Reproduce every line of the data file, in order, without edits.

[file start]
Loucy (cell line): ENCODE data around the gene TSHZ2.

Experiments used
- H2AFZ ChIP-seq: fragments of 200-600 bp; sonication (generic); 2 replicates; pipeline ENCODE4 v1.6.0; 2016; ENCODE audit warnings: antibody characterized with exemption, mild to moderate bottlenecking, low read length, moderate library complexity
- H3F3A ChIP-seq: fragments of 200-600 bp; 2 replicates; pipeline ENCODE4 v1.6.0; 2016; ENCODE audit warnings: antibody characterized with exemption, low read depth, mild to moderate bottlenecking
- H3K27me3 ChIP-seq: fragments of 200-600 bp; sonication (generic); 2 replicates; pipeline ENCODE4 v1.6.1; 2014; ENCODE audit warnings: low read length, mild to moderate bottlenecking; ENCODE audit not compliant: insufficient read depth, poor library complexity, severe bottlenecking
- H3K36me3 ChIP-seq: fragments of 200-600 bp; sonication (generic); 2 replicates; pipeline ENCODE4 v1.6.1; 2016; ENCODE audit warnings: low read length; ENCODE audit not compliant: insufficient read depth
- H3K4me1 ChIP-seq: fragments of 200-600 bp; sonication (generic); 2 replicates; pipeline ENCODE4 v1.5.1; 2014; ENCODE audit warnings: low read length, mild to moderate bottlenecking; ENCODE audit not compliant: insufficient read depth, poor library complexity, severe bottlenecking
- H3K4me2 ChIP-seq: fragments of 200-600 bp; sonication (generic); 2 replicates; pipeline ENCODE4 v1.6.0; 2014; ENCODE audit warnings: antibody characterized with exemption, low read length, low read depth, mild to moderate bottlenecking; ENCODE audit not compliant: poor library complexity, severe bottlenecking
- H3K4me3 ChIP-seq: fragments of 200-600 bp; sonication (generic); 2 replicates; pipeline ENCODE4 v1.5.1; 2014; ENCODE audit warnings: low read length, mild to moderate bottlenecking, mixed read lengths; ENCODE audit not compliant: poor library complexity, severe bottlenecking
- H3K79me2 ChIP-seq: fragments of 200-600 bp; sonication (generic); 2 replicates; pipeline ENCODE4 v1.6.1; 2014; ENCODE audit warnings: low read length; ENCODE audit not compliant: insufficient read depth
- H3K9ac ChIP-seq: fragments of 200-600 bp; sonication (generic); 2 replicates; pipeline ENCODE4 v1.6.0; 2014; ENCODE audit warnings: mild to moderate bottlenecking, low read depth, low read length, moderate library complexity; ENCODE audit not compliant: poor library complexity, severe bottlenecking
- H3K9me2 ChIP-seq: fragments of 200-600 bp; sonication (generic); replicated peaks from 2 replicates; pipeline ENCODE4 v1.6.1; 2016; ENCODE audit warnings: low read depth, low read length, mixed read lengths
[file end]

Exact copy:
Loucy (cell line): ENCODE data around the gene TSHZ2.

Experiments used
- H2AFZ ChIP-seq: fragments of 200-600 bp; sonication (generic); 2 replicates; pipeline ENCODE4 v1.6.0; 2016; ENCODE audit warnings: antibody characterized with exemption, mild to moderate bottlenecking, low read length, moderate library complexity
- H3F3A ChIP-seq: fragments of 200-600 bp; 2 replicates; pipeline ENCODE4 v1.6.0; 2016; ENCODE audit warnings: antibody characterized with exemption, low read depth, mild to moderate bottlenecking
- H3K27me3 ChIP-seq: fragments of 200-600 bp; sonication (generic); 2 replicates; pipeline ENCODE4 v1.6.1; 2014; ENCODE audit warnings: low read length, mild to moderate bottlenecking; ENCODE audit not compliant: insufficient read depth, poor library complexity, severe bottlenecking
- H3K36me3 ChIP-seq: fragments of 200-600 bp; sonication (generic); 2 replicates; pipeline ENCODE4 v1.6.1; 2016; ENCODE audit warnings: low read length; ENCODE audit not compliant: insufficient read depth
- H3K4me1 ChIP-seq: fragments of 200-600 bp; sonication (generic); 2 replicates; pipeline ENCODE4 v1.5.1; 2014; ENCODE audit warnings: low read length, mild to moderate bottlenecking; ENCODE audit not compliant: insufficient read depth, poor library complexity, severe bottlenecking
- H3K4me2 ChIP-seq: fragments of 200-600 bp; sonication (generic); 2 replicates; pipeline ENCODE4 v1.6.0; 2014; ENCODE audit warnings: antibody characterized with exemption, low read length, low read depth, mild to moderate bottlenecking; ENCODE audit not compliant: poor library complexity, severe bottlenecking
- H3K4me3 ChIP-seq: fragments of 200-600 bp; sonication (generic); 2 replicates; pipeline ENCODE4 v1.5.1; 2014; ENCODE audit warnings: low read length, mild to moderate bottlenecking, mixed read lengths; ENCODE audit not compliant: poor library complexity, severe bottlenecking
- H3K79me2 ChIP-seq: fragments of 200-600 bp; sonication (generic); 2 replicates; pipeline ENCODE4 v1.6.1; 2014; ENCODE audit warnings: low read length; ENCODE audit not compliant: insufficient read depth
- H3K9ac ChIP-seq: fragments of 200-600 bp; sonication (generic); 2 replicates; pipeline ENCODE4 v1.6.0; 2014; ENCODE audit warnings: mild to moderate bottlenecking, low read depth, low read length, moderate library complexity; ENCODE audit not compliant: poor library complexity, severe bottlenecking
- H3K9me2 ChIP-seq: fragments of 200-600 bp; sonication (generic); replicated peaks from 2 replicates; pipeline ENCODE4 v1.6.1; 2016; ENCODE audit warnings: low read depth, low read length, mixed read lengths